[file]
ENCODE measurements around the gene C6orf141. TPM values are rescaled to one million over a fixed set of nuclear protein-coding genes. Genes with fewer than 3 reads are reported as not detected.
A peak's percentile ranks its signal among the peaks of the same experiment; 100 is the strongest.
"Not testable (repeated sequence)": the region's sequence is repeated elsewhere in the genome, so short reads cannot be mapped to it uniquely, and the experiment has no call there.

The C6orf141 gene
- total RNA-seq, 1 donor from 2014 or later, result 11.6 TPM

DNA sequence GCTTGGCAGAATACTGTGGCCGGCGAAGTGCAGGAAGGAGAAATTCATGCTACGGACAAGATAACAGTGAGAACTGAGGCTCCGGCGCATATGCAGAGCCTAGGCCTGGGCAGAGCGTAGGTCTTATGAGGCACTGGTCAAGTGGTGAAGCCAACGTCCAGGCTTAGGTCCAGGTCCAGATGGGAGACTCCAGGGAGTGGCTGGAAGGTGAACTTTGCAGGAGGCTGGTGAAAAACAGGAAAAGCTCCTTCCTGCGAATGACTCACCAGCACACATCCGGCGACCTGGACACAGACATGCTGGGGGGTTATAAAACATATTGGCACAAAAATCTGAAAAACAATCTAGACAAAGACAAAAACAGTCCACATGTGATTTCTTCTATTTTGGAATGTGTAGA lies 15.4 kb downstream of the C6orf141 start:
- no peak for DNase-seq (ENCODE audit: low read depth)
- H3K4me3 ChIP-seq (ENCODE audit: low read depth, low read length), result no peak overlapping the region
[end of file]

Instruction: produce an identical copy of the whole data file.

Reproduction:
ENCODE measurements around the gene C6orf141. TPM values are rescaled to one million over a fixed set of nuclear protein-coding genes. Genes with fewer than 3 reads are reported as not detected.
A peak's percentile ranks its signal among the peaks of the same experiment; 100 is the strongest.
"Not testable (repeated sequence)": the region's sequence is repeated elsewhere in the genome, so short reads cannot be mapped to it uniquely, and the experiment has no call there.

The C6orf141 gene
- total RNA-seq, 1 donor from 2014 or later, result 11.6 TPM

DNA sequence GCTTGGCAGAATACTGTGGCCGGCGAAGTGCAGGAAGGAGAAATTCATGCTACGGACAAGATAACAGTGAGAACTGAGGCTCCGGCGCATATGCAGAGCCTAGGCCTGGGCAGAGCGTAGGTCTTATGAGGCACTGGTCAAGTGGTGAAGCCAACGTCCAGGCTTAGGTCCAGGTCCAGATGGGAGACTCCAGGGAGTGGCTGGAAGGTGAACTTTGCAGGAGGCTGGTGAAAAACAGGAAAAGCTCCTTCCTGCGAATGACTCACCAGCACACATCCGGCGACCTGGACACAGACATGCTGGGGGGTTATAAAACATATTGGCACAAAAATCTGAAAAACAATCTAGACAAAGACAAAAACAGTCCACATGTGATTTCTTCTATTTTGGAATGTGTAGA lies 15.4 kb downstream of the C6orf141 start:
- no peak for DNase-seq (ENCODE audit: low read depth)
- H3K4me3 ChIP-seq (ENCODE audit: low read depth, low read length), result no peak overlapping the region